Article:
The cost-effectiveness of close-to-community health programmes: What do we know and where are the gaps?

Research shows that Community Health Workers (CHWs) are effective in delivering health services in low- and middle-income countries. They can also improve equitable health care and extend access for populations who are difficult to reach. But data are often too patchy or project specific. Several assumptions are commonly made about CHWs including that they are less expensive than formal health care workers as a way of delivering key services. What is striking, however, is the lack of robust evidence on the cost-effectiveness of CHWs. REACHOUT and the Global Health Workforce Alliance (GHWA) have recently supported research on this topic and this brief summarises the findings of two new papers:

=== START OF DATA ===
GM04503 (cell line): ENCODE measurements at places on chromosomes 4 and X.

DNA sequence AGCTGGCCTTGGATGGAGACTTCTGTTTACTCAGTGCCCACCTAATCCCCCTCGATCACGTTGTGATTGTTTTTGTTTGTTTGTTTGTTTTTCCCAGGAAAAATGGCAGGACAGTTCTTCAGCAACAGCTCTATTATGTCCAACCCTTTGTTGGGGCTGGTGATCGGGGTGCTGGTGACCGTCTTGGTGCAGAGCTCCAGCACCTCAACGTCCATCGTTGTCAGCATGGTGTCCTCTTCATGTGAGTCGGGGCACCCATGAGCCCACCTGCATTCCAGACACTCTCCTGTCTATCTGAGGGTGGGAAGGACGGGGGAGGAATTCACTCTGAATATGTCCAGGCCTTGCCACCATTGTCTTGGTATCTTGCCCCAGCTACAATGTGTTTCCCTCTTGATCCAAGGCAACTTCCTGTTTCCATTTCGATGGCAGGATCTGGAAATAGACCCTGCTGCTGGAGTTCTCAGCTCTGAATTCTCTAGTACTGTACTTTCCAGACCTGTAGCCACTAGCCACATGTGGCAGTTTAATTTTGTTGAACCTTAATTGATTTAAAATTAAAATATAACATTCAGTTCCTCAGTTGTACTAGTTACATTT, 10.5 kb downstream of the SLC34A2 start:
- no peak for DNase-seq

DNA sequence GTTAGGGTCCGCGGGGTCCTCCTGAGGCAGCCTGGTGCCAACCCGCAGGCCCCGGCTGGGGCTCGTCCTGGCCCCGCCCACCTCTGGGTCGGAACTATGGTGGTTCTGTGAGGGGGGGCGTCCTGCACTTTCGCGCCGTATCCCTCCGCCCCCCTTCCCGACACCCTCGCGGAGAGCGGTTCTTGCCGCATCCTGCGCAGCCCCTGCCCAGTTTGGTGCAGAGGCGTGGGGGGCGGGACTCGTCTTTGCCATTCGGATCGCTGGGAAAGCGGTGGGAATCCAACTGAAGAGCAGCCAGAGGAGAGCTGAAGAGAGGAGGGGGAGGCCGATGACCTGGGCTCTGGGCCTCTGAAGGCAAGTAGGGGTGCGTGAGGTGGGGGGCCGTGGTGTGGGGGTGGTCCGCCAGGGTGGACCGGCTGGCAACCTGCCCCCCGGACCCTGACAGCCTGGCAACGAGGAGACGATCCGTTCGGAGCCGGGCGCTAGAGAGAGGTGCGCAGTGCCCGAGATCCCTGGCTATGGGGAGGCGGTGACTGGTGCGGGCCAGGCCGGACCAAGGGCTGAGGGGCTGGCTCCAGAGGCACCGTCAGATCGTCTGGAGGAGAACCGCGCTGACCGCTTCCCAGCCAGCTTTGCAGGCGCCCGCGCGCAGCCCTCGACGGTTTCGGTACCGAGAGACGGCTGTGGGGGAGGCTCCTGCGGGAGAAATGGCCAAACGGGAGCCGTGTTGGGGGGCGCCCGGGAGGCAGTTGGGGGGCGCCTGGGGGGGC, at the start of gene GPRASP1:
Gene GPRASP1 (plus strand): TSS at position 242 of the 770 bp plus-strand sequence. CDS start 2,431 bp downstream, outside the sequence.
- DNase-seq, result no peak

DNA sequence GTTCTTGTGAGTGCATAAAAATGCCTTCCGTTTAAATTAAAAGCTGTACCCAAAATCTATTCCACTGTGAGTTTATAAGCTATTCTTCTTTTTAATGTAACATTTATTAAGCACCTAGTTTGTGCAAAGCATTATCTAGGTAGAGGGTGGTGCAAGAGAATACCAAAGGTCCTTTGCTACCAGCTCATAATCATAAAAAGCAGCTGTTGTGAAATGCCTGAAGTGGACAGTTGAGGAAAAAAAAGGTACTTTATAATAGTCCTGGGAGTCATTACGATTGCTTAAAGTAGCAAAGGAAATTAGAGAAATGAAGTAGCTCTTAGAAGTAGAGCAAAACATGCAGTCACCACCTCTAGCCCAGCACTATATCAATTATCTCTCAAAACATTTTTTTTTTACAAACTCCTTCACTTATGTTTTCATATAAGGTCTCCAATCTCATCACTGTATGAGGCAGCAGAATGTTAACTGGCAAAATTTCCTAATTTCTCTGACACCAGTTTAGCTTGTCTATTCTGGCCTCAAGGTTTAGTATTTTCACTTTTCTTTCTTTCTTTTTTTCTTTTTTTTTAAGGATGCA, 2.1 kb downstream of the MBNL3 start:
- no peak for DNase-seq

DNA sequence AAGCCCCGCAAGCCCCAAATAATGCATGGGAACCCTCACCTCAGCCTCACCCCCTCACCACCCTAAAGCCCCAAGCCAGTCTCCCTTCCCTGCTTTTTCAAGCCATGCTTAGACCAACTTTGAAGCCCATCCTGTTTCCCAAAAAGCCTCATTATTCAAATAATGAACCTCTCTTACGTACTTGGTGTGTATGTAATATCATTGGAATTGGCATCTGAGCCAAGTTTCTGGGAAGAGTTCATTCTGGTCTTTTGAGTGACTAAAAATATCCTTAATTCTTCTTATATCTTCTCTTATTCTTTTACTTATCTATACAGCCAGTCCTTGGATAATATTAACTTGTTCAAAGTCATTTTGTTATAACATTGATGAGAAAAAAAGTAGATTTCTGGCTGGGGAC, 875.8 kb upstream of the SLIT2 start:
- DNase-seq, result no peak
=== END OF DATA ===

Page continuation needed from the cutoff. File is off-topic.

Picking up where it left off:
Evidence from a review of the literature by Vaughan and colleagues on the costs and cost-effectiveness of CHWs 

A study by McPake and colleagues into the cost-effectiveness of CHWs in Ethiopia, Indonesia and Kenya 

GHWA Cost Effectiveness Brief _Page _1


This project is funded by the European Union.
This project is funded by the European Union.